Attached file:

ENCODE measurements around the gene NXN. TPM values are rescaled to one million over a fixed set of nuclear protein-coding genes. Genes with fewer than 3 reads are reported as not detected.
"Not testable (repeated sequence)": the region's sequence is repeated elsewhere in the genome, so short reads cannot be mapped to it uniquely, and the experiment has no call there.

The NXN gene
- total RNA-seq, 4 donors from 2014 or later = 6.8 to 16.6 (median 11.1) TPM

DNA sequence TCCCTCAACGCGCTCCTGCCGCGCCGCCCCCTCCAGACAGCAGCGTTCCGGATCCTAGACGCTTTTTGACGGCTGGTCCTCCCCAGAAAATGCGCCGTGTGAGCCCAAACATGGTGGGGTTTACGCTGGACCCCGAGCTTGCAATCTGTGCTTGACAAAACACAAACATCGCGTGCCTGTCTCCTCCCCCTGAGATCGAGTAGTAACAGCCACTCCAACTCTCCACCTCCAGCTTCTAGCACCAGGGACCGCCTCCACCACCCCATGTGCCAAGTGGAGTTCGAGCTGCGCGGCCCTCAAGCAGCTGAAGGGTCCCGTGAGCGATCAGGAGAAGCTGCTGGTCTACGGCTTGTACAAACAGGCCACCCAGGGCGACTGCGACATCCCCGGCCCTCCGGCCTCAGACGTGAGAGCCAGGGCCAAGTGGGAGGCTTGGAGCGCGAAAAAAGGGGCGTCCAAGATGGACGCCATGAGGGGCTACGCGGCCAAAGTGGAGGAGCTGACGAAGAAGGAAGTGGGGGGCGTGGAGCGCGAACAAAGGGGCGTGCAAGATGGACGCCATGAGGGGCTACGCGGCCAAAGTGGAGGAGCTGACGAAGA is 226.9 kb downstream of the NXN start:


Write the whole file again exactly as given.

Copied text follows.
ENCODE measurements around the gene NXN. TPM values are rescaled to one million over a fixed set of nuclear protein-coding genes. Genes with fewer than 3 reads are reported as not detected.
"Not testable (repeated sequence)": the region's sequence is repeated elsewhere in the genome, so short reads cannot be mapped to it uniquely, and the experiment has no call there.

The NXN gene
- total RNA-seq, 4 donors from 2014 or later = 6.8 to 16.6 (median 11.1) TPM

DNA sequence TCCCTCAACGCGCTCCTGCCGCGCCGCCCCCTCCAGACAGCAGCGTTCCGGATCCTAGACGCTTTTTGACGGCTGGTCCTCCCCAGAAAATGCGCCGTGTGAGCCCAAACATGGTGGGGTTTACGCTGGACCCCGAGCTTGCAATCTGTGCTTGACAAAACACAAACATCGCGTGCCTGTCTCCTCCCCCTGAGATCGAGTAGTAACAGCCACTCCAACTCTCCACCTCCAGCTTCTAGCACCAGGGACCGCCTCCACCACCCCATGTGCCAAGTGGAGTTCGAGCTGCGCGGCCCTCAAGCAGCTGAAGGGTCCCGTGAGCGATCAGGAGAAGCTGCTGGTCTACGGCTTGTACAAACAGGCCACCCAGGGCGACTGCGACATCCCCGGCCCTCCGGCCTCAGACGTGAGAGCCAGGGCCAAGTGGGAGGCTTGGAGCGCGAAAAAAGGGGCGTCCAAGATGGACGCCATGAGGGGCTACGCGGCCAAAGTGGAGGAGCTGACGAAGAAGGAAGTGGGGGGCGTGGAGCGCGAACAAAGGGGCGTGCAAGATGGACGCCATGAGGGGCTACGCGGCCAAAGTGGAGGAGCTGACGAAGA is 226.9 kb downstream of the NXN start: